Monday, October 22, 2007

Grails Exchange

Last month I did a talk on behalf of the Java Web User Group (JavaWUG) at the Grails Exchange. Unfortunately, I did not go to the full conference but it was nice to pop in and attend a couple of the evening sessions, do my bit, and join in for a beer and chat aftewards.

The thrust of my talk was on embedding Grails into Java applications. Grails is a full-stack framework, which aims to solve an overlapping set of problems to Impala. I feel lured towards Groovy, but every time I get put off by my perception that Groovy is too slow. I'm not talking about execution speed, more compile speed.

Anyway, there could be a nice synergy with Impala and Grails - Impala for a standard Spring-based back end, and Grails for the front end. That's certainly a part of the reason for my interest in embedding Grails in a typical Java application.

Impala, of course, works out of the box with Spring MVC, but it would be great to get integration going with other frameworks. One of the key requirements for a web framework integration with Impala is that the web application is itself dynamically reloadable. Of course, you could integrate Impala with any statically reloading web application, but it seems a bit pointless having dynamically reloadable back-end functionality while still having to restart the application every time you want to make a change to one of your presentation classes. Grails seems to fit the dynamic reloadable requirement quite well. However, unpicking it's functionality so that you can reuse it outside of the Grails environment is not trivial.

Here's some code which goes part of the way to achieving this task.

public static void main(String[] args) throws IOException {
MetaClassRegistry registry = GroovySystem.getMetaClassRegistry();

if (!(registry.getMetaClassCreationHandler()
instanceof ExpandoMetaClassCreationHandle))
registry.setMetaClassCreationHandle(new ExpandoMetaClassCreationHandle());

FileSystemXmlApplicationContext cpc =
new FileSystemXmlApplicationContext("web-app/WEB-INF/grails-context.xml");
DefaultRuntimeSpringConfiguration springConfig =
new DefaultRuntimeSpringConfiguration(cpc);

GrailsApplication application = (GrailsApplication) cpc.getBean("grailsApplication");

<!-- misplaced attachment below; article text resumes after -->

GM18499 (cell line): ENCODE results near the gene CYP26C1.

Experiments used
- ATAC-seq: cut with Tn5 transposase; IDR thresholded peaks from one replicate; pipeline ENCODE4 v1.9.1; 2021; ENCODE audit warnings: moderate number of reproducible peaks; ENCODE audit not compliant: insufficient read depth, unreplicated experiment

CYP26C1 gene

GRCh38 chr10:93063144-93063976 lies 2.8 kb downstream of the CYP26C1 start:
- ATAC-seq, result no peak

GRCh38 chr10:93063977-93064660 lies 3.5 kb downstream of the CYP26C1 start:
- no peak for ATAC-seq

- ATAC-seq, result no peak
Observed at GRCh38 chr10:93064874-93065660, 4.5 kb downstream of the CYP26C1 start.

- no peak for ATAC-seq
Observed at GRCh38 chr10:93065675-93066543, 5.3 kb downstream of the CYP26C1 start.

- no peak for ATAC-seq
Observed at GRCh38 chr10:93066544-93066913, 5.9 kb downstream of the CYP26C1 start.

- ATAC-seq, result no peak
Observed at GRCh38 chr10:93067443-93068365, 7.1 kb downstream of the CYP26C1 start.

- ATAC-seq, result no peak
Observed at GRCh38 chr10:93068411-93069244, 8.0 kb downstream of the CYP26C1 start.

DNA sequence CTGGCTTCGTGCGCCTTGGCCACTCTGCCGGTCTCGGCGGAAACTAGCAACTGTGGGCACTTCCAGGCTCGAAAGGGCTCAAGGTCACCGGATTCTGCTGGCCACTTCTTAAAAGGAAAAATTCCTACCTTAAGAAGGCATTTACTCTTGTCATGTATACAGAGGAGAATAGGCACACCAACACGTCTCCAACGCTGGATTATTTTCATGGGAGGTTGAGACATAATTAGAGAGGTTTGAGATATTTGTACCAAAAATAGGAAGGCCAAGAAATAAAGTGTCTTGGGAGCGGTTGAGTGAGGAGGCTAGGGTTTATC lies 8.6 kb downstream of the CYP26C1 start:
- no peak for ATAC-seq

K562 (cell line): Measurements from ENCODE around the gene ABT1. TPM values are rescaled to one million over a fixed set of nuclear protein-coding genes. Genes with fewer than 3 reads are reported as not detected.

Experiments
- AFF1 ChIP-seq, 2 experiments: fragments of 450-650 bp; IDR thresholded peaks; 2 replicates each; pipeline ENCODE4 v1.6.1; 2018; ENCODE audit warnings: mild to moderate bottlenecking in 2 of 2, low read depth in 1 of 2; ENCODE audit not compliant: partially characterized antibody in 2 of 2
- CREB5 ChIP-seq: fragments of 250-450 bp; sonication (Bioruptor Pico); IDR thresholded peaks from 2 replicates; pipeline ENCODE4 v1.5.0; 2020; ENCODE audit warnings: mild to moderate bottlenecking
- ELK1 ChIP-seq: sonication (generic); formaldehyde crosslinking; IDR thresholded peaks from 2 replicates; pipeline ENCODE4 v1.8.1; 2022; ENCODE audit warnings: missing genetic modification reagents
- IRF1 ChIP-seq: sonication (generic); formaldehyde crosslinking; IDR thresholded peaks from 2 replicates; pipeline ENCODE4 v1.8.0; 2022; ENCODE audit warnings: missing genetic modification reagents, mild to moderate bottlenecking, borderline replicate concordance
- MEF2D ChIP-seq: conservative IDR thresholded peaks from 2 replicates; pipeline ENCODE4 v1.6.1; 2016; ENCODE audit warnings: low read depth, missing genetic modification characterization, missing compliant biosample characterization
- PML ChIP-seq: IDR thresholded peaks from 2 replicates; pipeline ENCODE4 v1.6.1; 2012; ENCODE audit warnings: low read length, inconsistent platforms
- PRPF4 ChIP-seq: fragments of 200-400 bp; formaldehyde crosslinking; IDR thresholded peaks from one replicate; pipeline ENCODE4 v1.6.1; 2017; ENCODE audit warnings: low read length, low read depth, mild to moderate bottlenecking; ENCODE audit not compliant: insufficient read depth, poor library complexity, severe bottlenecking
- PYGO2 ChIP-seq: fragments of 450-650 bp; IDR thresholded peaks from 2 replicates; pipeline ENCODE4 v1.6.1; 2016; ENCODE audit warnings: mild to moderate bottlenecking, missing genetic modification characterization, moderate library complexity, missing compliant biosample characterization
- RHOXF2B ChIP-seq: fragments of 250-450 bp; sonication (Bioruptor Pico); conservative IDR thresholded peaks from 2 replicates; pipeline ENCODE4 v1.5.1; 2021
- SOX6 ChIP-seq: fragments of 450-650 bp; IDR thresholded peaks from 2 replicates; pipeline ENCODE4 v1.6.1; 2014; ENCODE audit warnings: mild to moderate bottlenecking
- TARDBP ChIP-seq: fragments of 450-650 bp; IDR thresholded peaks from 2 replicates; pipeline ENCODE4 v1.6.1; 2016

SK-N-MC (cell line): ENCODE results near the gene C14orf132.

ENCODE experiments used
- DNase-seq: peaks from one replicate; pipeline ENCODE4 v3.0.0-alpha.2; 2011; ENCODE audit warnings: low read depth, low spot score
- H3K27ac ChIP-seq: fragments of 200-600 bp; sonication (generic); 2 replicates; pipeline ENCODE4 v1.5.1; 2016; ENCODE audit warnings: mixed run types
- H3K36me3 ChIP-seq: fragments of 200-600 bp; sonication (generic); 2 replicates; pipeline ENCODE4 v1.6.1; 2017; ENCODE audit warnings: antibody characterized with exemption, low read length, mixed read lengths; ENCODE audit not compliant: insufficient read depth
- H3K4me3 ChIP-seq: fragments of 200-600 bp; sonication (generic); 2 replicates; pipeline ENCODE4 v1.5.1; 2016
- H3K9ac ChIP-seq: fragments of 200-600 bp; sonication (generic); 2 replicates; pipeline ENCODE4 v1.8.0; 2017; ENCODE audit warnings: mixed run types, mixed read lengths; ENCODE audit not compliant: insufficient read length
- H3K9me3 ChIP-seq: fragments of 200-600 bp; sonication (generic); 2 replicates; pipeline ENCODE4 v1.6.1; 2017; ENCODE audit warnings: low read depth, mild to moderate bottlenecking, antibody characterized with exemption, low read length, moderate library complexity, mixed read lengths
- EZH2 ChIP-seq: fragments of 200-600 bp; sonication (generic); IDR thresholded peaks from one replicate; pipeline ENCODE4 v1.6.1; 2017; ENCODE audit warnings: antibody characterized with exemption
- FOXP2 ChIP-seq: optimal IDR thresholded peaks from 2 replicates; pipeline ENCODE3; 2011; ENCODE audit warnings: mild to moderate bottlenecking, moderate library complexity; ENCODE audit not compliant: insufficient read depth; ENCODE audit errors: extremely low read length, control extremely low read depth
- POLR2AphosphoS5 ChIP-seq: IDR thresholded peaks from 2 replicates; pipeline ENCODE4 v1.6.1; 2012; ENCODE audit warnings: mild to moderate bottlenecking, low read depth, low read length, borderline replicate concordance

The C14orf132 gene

application.registerArtefactHandler(new ControllerArtefactHandler());
application.registerArtefactHandler(new TagLibArtefactHandler());
application.registerArtefactHandler(new DomainClassArtefactHandler());

application.getConfig().put("plugin.includes", "filter, controllers, taglib");

DefaultGrailsPluginManager pluginManager =
new DefaultGrailsPluginManager(new Class[] {}, application);

WebApplicationContext context = springConfig.getUnrefreshedApplicationContext();


WebApplicationContext ctx = springConfig.getApplicationContext();


Note that this code will fire up Grails, load its web-specific plugins. The trick now is to get the rest of the environment working, so that a full Grails web application can slot neatly into Impala's environment. Something I'll be trying in the next few weeks.

Thursday, October 4, 2007

Impala moved to Google code

I've just moved Impala from to Google code.

Here's the new link:

Here's why.

I originally set Impala up with because I wanted project hosting which would be simpler, quicker and easier to maintain than Sourceforge, where I had previously hosted projects. On the whole things did work out that way, but there are a few things about that I don't like.

First, and this is a biggie, there doesn't appear to be anonymous SVN source access. This means that people who want to check out the source code need to sign up to, and for some people this is definitely likely to be a barrier to trying out the project, and hence to the project's adoptions.

On a related issue, there doesn't seem to be direct web-based SVN browsing available. I can't send a link which points directly to a source file on the SVN repository.

Second, it seems to have quite a complicated roles and permission system that I didn't immediately understand and still don't. Frankly, the only roles or permissions I'd be interested in are project owner, committers and everyone else. Anyone should be able to see anything; only developers should be able to change things.

Thirdly, while everything seems nicely packaged, the tools seem a bit dated. The bug tracker, which I hadn't started looking, looked like a wrapper around bugzilla.

On the whole, the site has a bit of a clunky feel - I'm not that big a fan of the CollabNet software. I wouldn't expect this to change dramatically too soon, because I can just imagine the pain that would be involved with upgrading.

Finally, setting up the project took a bit long. It took a couple of weeks before it was put in the Enterprise Incubator category. There's just a bit too much process around the project setup. I want plain and simple hosting. The users and community as a whole, and not some Sun employees, will decide if there is any merit in the project.

Google Code, on the other hand, was really no frills in its setup. The tools seem very simple to use. Everything is laid out clearly. I didn't need to spend ages figuring out how the site works. Google generally does a good job at creating usable applications, and this one doesn't seem to be any different.

Of course, there is anonymous SVN access for casual users. I like the tabbed layout of the project home page. The bug tracker looks simple but very functional, and the same goes for the wiki. And, as you'd expect with Google, there is good indexing and search capability, so that documentation and source code is searchable.

All in all, it made sense to change sooner rather than later, as the project is in a very early, pre-adoption phase. The job would be much more painful later on. Now I've got to rename the packages!